“You’re a strange person, Robert. I mean, what will you come to? If a person has no love for himself, no respect for himself, no love of his friends, family, work, something - how can he ask for love in return? I mean, why should he ask for it?
When I finished watching Five Easy Pieces, I was immediate left with three thoughts.
- Man, Five Easy Pieces a great, great film. I have seen some good films throughout my 20 Day sightseeing tour in VHS Hell, but this film really blew me away.
- Jack Nicholson is an incredible actor. I was born so long after the prime of Jack Nicholson that I never was interested in seeing his earlier films, but after seeing Five Easy Pieces, I can see why he is revered as one of the greatest actors of all time.
- This is the first movie, at this point in my life, that has affected me greatly. Every few years, I watch a movie that really has a profound effect on me, for better or worse.
As I type this review, I am a reasonably healthy, currently unemployed, 24 year old male, with a jagged mountain of college debt, and two degrees in a field that I really don’t care much about anymore (or if ever).
Inside the fingertips, I am using to type these words, flows blood simmering with frustration. I can feel the heat coursing throughout my body, most of the blood pooling in my heart, but as I near the end of this sentence, I can feel it rush to my brain.
I find myself at this point in life where I have exhausted an absorbent amount of energy chasing a dream that I only ever had while I was awake. A dream derived from loud external stimuli, followed earnestly like a boy trying to escape a corn maze, even after so many perceived reasonable turns, burning down the walls seems the only means of escape.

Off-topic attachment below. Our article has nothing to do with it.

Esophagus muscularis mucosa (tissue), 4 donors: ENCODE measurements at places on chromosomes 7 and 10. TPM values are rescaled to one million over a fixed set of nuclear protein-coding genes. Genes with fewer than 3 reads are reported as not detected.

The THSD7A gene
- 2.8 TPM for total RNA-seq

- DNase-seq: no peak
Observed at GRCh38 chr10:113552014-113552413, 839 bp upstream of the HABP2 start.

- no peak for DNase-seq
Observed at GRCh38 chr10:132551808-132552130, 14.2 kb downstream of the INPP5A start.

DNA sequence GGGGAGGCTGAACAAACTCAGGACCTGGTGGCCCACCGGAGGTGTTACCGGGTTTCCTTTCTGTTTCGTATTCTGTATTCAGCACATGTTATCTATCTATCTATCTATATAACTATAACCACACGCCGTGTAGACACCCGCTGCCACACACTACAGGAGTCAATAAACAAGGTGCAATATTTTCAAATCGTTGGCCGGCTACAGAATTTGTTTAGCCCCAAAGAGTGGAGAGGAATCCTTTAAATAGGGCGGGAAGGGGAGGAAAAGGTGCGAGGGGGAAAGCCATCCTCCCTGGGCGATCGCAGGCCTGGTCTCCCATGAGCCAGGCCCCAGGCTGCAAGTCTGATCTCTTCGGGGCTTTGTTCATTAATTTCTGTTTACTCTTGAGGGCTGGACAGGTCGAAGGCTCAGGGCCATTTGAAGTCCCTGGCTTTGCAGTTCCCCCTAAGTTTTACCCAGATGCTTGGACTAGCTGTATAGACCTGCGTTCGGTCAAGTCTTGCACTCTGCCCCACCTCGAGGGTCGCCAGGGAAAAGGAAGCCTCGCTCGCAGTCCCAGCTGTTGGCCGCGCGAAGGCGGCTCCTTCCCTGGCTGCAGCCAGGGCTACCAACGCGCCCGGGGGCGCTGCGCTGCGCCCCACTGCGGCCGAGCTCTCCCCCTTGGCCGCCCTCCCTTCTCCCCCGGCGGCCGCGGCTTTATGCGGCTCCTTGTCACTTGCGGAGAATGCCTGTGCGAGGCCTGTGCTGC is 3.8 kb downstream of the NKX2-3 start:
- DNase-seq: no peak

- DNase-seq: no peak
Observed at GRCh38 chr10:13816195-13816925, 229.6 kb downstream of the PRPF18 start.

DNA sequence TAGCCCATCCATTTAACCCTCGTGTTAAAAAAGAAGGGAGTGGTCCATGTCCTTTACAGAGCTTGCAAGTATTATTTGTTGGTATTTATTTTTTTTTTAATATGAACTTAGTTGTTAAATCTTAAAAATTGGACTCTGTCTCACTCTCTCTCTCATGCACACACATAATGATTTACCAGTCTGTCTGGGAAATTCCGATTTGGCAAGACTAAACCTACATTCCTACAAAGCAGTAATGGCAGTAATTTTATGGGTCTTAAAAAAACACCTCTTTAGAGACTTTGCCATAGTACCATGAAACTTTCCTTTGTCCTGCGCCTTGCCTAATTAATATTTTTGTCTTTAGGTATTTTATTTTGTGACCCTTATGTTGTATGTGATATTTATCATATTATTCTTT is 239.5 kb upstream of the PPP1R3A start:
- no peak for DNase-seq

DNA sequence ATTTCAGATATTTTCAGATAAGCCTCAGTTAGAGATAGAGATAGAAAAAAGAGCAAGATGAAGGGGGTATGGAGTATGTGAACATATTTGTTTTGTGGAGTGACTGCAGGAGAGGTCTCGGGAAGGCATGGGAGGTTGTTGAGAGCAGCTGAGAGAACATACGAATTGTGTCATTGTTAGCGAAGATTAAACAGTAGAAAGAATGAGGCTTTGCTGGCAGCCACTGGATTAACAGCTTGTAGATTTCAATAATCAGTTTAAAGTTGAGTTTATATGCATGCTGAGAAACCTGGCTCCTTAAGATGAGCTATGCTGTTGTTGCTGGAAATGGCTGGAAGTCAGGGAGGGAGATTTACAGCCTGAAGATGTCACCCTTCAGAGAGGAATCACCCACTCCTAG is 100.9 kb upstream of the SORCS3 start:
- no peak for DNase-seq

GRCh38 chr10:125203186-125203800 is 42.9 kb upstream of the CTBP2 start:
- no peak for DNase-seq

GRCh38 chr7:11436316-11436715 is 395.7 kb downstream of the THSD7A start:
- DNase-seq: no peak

On the other side of the popcorn fog, I can see myself resembling Bobby Dupea (Jack Nicholson) a voluntarily isolated man who avoids progress, instead focusing on immediate gratification. An emotionally apathetic man whose past seems to far behind to retreat to, and his future a pothole riddled road filled with only more uncomfortable truths about life.
Though I may not ever become Bobby, or at least I tell myself that I won’t. I couldn’t help but feel an engulfing sadness as I watched Bobby’s futile efforts to try to restore his “life”, when in actuality he has no life. He is just a man, whose has many faces, many personalities, many stories, many talents, many lives, but not one life that he can call his own. To live a true life is to face the truth that we cannot live a life of individualism.
There is no bravery in removing yourself from the world, hiding from the inevitability of relationships, breakups, failure, triumph, sadness, and if you allow yourself joy. We can never find our place in the world because we don’t have a specific place. We are not pegs looking for a hole, or cogs waiting to be placed inside a machine.
We are floating atoms held together by nature, not by choice.
There is no place to run too, there is no place to escape, because the gravity of the world will always bring you back to face your life.
Bobby Dupea is a former child piano prodigy, who now lives a life as an oil worker in the fields of California. He believes he doesn’t belong in this current version of his life, but still chooses to live it over facing the fact that he can change it. Comfortable in a simple life that can be seen as beneath him.
He spends most of his time hanging out with his “friend” Elton and his waitress girlfriend Rayette Dipesto (Karen Black) (Who is really great in the film as well). Where as Rayette day dreams of being a country singer, Bobby’ rather spend his time getting drunk, going bowling, or having sex with other women. All these things that allow him to pacify any simmering emotions in his life.
After Bobby’s friend Elliot is arrested for robbing a gas station and Rayette gets pregnant, he escapes to Los Angeles to Visit his loving sister, who is a successful pianist.